Parliament needs to set the example for respect in the workplace
This week, we have witnessed more examples of disrespect in Federal Parliament.
Australians have observed sexist comments, name-calling, shouting and disrespect during Question Time and in other parliamentary forums which would not be acceptable in any other workplace. On average, one in five Australian women experience harassment within the workplace . Opposing views and strong debate are an integral part of our democracy and forthright views are expected. However, too often the discourse crosses the line to disrespect and abuse. The antics in Canberra this week are a prime example of workplace disrespect.
“We look to our national leaders to set the standard for workplace behaviour. The majority of Australia’s workforce (94 per cent) agrees that employers should take a lead role in educating
employees about respectful relationships between men and women .
“It is clear that this week’s events, either singularly or as a grouping, has showcased disrespect for women and for fellow colleagues in the workplace. It has sent a clear message to the Australian community that this is the standard too many in our parliament are prepared to walk past,” said Acting CEO, Delia Donovan.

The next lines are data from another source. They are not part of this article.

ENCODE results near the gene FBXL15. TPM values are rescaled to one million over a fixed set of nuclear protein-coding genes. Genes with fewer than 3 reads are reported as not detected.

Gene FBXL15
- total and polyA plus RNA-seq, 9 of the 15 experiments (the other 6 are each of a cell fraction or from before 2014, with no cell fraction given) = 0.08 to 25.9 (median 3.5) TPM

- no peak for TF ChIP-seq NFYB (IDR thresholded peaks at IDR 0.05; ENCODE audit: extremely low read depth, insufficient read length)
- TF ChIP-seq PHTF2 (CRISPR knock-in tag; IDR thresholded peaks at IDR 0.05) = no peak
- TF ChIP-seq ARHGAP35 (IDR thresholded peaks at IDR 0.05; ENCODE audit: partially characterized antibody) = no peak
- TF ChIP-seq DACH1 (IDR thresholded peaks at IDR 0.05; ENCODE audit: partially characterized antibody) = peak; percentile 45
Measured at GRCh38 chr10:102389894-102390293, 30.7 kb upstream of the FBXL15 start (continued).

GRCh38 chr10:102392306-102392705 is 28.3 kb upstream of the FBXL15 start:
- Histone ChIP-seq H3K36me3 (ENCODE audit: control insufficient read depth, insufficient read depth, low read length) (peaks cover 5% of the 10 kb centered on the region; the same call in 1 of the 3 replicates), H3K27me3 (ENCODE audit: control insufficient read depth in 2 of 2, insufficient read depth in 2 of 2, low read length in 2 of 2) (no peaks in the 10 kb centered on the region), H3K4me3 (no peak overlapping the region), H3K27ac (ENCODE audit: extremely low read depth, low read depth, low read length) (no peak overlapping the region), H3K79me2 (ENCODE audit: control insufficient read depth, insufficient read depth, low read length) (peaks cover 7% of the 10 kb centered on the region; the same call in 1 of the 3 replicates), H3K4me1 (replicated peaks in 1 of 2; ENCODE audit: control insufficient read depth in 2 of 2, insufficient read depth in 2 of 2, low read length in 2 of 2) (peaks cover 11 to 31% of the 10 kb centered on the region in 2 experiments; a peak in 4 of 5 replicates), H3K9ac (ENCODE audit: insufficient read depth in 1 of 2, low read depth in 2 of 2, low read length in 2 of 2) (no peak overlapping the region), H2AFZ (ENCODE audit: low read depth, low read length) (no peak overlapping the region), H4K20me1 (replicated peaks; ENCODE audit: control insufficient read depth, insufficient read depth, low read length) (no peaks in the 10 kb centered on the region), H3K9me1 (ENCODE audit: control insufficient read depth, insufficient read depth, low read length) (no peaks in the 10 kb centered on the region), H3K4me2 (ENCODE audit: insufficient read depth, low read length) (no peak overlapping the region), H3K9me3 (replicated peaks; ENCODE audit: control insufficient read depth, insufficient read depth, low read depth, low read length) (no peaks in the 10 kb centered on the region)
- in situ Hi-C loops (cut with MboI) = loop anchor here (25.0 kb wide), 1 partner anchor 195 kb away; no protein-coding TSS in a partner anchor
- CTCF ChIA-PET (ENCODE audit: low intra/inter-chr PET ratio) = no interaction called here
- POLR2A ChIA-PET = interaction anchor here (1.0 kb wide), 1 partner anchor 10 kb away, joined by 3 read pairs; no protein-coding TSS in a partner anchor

It is this sort of behaviour that the White Ribbon Workplace Accreditation Program aims to stamp out.
More than 170 workplaces and 600,000 employees across the country have made an active and conscious decision to lead by example in their workplace. They have committed to driving social change, to strengthen gender equality and stop violence against women. They have committed to improving workplace culture and morale, increase knowledge and skills of staff to address disrespect, abuse and violence against women and improve retention rates and ensure lower staff turnover.
White Ribbon urges all parliamentarians to remember that while they should engage in robust debate they should also, at the same time, be mindful that their workplace is very much in the public eye. Australians look at, and up to, the behaviours and attitudes of our political leaders who represent them and they are expected to set a positive example with their words and actions.
 Australian Bureau of Statistics. (2017). Personal Safety Survey 2016. ABS cat. no. 4906.0. Canberra: ABS.
 Pennay, D. & Powell, A. (2012). The role of bystander knowledge, attitudes & behaviours in preventing violence against women.
Melbourne: The Social Research Centre.
This policy statement represents the organisational position of White Ribbon Australia. It does not represent the individual opinions and views of our stakeholders, including, but not limited to, our Ambassadors, Advocates, Partners and staff members.